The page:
Dr. Walz: [00:45:16] Yeah. And so I think he’s wise and prudent not to call attention to one model, in fact, maybe not even to offer a single model. But in certain ways, he puts the four fold-ness in front of us, knowing that, as I said earlier, they’re going to integrate one way or another. We have — and maybe this is just like how a pope ought to write. Like, I put this in your hands for you to prudently undertake. Your rational ability to integrate this in a way that speaks best in your situation, not with any sort of, you know, deep relativism about that. Like, the fourfold-ness is real, right? These are real dimensions of processes. They have matter. They have form. They have efficiency. They have finality. But if you were to think about that in human terms, matter might not, like… what does it mean to think about your human nature as matter? And what does it mean to think about your intellect, as I would argue, as an efficient cause? So it sort of invites a kind of attempt to illuminate the process with this fourfold-ness without constricting the way you’re thinking about it, only according to a single model, because models always have that limitation. The model is not the thing.

Dr. Peter: [00:46:45] The model is not the thing, but yet it can illuminate with those caveats, which I think, you know, I entirely appreciate. You are connecting in a way, human formation with the material cause. You’re connecting spiritual formation with the formal cause. You’re connecting intellectual formation with the efficient cause, and you’re connecting pastoral formation with the final cause. And I mean, can you give us just — again without undoing what you just said, because I can sense the the hesitancy, right, to take it too far — but can we shed some light just on those connections between those four causes and the four dimensions of formation?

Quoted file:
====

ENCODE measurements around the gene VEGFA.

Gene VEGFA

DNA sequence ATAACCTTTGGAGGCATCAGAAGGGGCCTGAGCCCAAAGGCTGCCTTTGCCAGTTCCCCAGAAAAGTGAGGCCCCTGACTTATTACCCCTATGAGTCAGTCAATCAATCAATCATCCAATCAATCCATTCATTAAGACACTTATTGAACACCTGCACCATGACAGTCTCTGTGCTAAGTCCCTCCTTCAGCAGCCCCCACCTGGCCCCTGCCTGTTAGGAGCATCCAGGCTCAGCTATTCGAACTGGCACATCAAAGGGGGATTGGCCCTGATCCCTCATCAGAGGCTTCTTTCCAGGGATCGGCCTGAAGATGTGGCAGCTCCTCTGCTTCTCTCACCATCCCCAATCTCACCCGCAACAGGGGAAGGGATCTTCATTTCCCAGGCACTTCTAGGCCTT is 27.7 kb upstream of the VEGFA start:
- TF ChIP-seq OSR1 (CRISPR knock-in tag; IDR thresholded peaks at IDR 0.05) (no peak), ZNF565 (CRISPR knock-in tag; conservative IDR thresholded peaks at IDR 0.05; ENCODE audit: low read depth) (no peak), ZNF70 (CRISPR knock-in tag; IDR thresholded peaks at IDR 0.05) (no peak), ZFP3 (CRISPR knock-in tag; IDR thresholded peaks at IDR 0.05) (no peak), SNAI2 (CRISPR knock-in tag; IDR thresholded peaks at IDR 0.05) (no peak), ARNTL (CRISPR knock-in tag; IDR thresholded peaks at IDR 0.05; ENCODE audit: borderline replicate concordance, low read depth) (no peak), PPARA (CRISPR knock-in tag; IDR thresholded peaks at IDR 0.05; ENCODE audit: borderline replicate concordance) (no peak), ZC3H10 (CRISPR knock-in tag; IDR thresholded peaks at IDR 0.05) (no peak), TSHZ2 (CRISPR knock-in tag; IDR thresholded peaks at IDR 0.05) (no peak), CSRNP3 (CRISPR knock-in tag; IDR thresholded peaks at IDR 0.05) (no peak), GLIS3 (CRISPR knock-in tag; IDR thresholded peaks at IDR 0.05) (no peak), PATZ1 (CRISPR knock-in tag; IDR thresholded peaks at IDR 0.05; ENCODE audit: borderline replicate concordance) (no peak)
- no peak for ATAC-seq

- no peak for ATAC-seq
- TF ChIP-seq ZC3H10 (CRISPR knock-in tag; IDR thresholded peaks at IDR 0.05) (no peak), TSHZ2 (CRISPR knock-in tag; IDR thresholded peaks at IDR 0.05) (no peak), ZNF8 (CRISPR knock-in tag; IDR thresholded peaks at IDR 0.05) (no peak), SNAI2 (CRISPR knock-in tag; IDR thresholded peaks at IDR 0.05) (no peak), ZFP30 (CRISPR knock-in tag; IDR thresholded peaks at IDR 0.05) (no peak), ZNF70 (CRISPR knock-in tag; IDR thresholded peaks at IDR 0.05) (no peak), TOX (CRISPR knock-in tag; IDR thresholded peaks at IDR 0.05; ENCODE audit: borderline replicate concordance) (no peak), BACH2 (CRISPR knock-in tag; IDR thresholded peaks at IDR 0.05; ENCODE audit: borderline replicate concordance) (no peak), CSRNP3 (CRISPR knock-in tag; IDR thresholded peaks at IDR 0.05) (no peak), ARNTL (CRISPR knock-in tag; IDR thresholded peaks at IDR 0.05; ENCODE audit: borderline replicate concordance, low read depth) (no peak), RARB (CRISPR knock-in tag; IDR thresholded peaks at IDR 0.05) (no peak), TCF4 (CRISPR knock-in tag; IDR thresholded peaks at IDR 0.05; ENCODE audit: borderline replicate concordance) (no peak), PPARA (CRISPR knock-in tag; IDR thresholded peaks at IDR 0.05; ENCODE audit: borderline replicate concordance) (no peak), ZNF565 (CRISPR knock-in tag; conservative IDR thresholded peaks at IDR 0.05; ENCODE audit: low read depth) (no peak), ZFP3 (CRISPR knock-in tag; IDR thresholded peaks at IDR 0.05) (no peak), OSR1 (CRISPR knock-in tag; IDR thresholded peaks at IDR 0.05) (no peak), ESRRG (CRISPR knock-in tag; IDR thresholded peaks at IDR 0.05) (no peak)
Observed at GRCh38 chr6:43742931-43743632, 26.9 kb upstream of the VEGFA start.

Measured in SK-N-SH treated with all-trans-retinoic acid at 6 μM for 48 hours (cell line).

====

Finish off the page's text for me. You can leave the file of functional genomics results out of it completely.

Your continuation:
Dr. Walz: [00:47:28] Yeah. And I think — and it may in some ways, we’ve already talked a little bit about human formation. In some ways it’s easiest to see that… Let’s just put it this way. When a man enters seminary, you got something to work with. What do you have to work with? His human nature right in front of you, as he sort of individually embodies it.

Dr. Peter: [00:47:49] And that would include his emotions. That would include his body, that would include his thoughts, his past, his history, his memory, all of his faculties.

Dr. Walz: [00:47:58] You got stuff to work with. And that needs to be healthy and on a good moral trajectory. And if you’re going to sort of add anything that’s sort of at the level of grace, that nature has to be good stuff to work with, ultimately. So in some ways — that’s maybe the most obvious connection — that human formation seems most like the matter or the material that an artist has to work with. I would say the second most obvious is probably pastoral formation. What’s this for? You’re trying to get a man to exercise ministerial priesthood, especially in the diocesan level. It’s all to make him a pastor, right? Pastoring in some ways, the pastoring or the cura animarum, “the care of souls” is what the process is for. So those two seem fairly straightforward to me in terms of this fourfold-ness. I would say the next one that’s maybe pretty obvious is that spiritual formation provides the life, the fundamental source and life. It is the soul to the body, right? If the human nature is the body or the matter, spiritual formation — your relationship with God, your life of charity, properly speaking, as a theological virtue — is what informs the entire process. The entire process is informed ultimately, hopefully, by charity. Charity as the, what would you say? The form of forms. Right. The thing that can in fact permeate anything that is good and bring it back in direct relationship to God. And what I discovered to me that was most interesting is by — you could say, and it wasn’t totally this way in terms of the process of discovery — but you could say by process of elimination, that interestingly, makes intellectual formation the efficient or agent cause, the moving cause.